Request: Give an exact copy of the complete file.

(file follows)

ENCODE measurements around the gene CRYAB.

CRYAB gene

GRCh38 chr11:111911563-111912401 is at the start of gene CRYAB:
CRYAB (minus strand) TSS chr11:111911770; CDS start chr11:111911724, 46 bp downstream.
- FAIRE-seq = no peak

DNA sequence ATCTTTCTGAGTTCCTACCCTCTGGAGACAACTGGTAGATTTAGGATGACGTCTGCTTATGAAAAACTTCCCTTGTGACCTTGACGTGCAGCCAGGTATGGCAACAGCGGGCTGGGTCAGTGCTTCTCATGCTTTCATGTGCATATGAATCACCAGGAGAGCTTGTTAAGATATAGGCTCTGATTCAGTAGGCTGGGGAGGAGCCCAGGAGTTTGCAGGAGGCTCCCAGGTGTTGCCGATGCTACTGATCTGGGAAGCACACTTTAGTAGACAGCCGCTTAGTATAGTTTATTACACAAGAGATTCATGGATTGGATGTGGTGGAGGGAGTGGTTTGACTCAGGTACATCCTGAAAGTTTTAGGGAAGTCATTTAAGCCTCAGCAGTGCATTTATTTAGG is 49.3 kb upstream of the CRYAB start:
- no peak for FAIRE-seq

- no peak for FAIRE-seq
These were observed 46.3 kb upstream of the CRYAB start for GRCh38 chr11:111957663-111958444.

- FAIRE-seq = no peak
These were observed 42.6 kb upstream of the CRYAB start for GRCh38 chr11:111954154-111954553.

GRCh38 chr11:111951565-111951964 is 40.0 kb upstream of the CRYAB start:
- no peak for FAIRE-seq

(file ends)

ENCODE measurements around the gene CRYAB.

CRYAB gene

GRCh38 chr11:111911563-111912401 is at the start of gene CRYAB:
CRYAB (minus strand) TSS chr11:111911770; CDS start chr11:111911724, 46 bp downstream.
- FAIRE-seq = no peak

DNA sequence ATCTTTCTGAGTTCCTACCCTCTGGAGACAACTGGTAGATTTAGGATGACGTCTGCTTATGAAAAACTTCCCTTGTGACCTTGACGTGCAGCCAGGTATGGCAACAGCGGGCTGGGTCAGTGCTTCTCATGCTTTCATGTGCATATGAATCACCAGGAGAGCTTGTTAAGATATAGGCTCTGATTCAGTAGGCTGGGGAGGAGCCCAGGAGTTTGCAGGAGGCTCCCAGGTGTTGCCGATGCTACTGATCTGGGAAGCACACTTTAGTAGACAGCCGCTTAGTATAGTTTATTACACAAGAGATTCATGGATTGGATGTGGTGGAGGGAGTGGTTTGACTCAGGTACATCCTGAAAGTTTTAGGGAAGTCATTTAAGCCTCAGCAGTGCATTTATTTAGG is 49.3 kb upstream of the CRYAB start:
- no peak for FAIRE-seq

- no peak for FAIRE-seq
These were observed 46.3 kb upstream of the CRYAB start for GRCh38 chr11:111957663-111958444.

- FAIRE-seq = no peak
These were observed 42.6 kb upstream of the CRYAB start for GRCh38 chr11:111954154-111954553.

GRCh38 chr11:111951565-111951964 is 40.0 kb upstream of the CRYAB start:
- no peak for FAIRE-seq